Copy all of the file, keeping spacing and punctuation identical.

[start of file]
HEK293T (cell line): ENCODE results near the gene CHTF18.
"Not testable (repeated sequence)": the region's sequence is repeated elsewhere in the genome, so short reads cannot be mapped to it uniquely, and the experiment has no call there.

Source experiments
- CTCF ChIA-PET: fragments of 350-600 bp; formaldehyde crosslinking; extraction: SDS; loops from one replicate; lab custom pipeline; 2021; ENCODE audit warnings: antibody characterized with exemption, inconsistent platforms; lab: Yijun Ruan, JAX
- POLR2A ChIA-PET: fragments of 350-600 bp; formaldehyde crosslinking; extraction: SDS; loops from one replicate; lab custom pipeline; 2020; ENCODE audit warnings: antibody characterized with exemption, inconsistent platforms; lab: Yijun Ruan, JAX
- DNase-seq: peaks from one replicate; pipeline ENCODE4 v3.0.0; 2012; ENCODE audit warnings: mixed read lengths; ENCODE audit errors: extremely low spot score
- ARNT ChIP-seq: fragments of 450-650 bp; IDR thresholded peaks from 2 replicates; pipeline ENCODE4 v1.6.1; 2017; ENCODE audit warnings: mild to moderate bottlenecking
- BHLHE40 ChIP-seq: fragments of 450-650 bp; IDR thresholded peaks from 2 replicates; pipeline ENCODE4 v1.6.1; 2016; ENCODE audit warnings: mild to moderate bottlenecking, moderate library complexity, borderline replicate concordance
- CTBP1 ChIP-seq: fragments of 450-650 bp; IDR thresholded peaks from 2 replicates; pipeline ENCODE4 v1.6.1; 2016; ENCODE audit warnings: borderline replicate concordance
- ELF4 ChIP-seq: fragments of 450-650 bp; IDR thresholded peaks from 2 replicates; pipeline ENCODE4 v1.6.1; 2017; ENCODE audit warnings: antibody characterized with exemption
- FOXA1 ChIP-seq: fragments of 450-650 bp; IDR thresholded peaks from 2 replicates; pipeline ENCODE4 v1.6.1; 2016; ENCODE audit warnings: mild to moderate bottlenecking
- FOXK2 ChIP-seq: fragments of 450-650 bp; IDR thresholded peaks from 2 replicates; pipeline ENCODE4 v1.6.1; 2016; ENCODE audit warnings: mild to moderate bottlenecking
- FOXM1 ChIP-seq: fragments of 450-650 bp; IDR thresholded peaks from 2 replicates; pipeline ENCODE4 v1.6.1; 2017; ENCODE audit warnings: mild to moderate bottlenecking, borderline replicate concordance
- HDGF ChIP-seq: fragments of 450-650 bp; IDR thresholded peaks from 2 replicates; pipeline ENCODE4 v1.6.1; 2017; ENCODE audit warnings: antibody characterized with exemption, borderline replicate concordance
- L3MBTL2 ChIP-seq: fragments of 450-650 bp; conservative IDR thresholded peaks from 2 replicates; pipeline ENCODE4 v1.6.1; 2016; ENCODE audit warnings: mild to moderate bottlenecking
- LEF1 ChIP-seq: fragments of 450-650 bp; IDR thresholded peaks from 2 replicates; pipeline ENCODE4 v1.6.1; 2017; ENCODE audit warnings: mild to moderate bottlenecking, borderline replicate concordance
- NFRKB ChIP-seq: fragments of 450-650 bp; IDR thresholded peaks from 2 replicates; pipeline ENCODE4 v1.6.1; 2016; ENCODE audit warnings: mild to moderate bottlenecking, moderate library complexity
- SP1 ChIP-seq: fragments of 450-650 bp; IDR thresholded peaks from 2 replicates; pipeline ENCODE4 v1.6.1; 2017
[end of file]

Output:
HEK293T (cell line): ENCODE results near the gene CHTF18.
"Not testable (repeated sequence)": the region's sequence is repeated elsewhere in the genome, so short reads cannot be mapped to it uniquely, and the experiment has no call there.

Source experiments
- CTCF ChIA-PET: fragments of 350-600 bp; formaldehyde crosslinking; extraction: SDS; loops from one replicate; lab custom pipeline; 2021; ENCODE audit warnings: antibody characterized with exemption, inconsistent platforms; lab: Yijun Ruan, JAX
- POLR2A ChIA-PET: fragments of 350-600 bp; formaldehyde crosslinking; extraction: SDS; loops from one replicate; lab custom pipeline; 2020; ENCODE audit warnings: antibody characterized with exemption, inconsistent platforms; lab: Yijun Ruan, JAX
- DNase-seq: peaks from one replicate; pipeline ENCODE4 v3.0.0; 2012; ENCODE audit warnings: mixed read lengths; ENCODE audit errors: extremely low spot score
- ARNT ChIP-seq: fragments of 450-650 bp; IDR thresholded peaks from 2 replicates; pipeline ENCODE4 v1.6.1; 2017; ENCODE audit warnings: mild to moderate bottlenecking
- BHLHE40 ChIP-seq: fragments of 450-650 bp; IDR thresholded peaks from 2 replicates; pipeline ENCODE4 v1.6.1; 2016; ENCODE audit warnings: mild to moderate bottlenecking, moderate library complexity, borderline replicate concordance
- CTBP1 ChIP-seq: fragments of 450-650 bp; IDR thresholded peaks from 2 replicates; pipeline ENCODE4 v1.6.1; 2016; ENCODE audit warnings: borderline replicate concordance
- ELF4 ChIP-seq: fragments of 450-650 bp; IDR thresholded peaks from 2 replicates; pipeline ENCODE4 v1.6.1; 2017; ENCODE audit warnings: antibody characterized with exemption
- FOXA1 ChIP-seq: fragments of 450-650 bp; IDR thresholded peaks from 2 replicates; pipeline ENCODE4 v1.6.1; 2016; ENCODE audit warnings: mild to moderate bottlenecking
- FOXK2 ChIP-seq: fragments of 450-650 bp; IDR thresholded peaks from 2 replicates; pipeline ENCODE4 v1.6.1; 2016; ENCODE audit warnings: mild to moderate bottlenecking
- FOXM1 ChIP-seq: fragments of 450-650 bp; IDR thresholded peaks from 2 replicates; pipeline ENCODE4 v1.6.1; 2017; ENCODE audit warnings: mild to moderate bottlenecking, borderline replicate concordance
- HDGF ChIP-seq: fragments of 450-650 bp; IDR thresholded peaks from 2 replicates; pipeline ENCODE4 v1.6.1; 2017; ENCODE audit warnings: antibody characterized with exemption, borderline replicate concordance
- L3MBTL2 ChIP-seq: fragments of 450-650 bp; conservative IDR thresholded peaks from 2 replicates; pipeline ENCODE4 v1.6.1; 2016; ENCODE audit warnings: mild to moderate bottlenecking
- LEF1 ChIP-seq: fragments of 450-650 bp; IDR thresholded peaks from 2 replicates; pipeline ENCODE4 v1.6.1; 2017; ENCODE audit warnings: mild to moderate bottlenecking, borderline replicate concordance
- NFRKB ChIP-seq: fragments of 450-650 bp; IDR thresholded peaks from 2 replicates; pipeline ENCODE4 v1.6.1; 2016; ENCODE audit warnings: mild to moderate bottlenecking, moderate library complexity
- SP1 ChIP-seq: fragments of 450-650 bp; IDR thresholded peaks from 2 replicates; pipeline ENCODE4 v1.6.1; 2017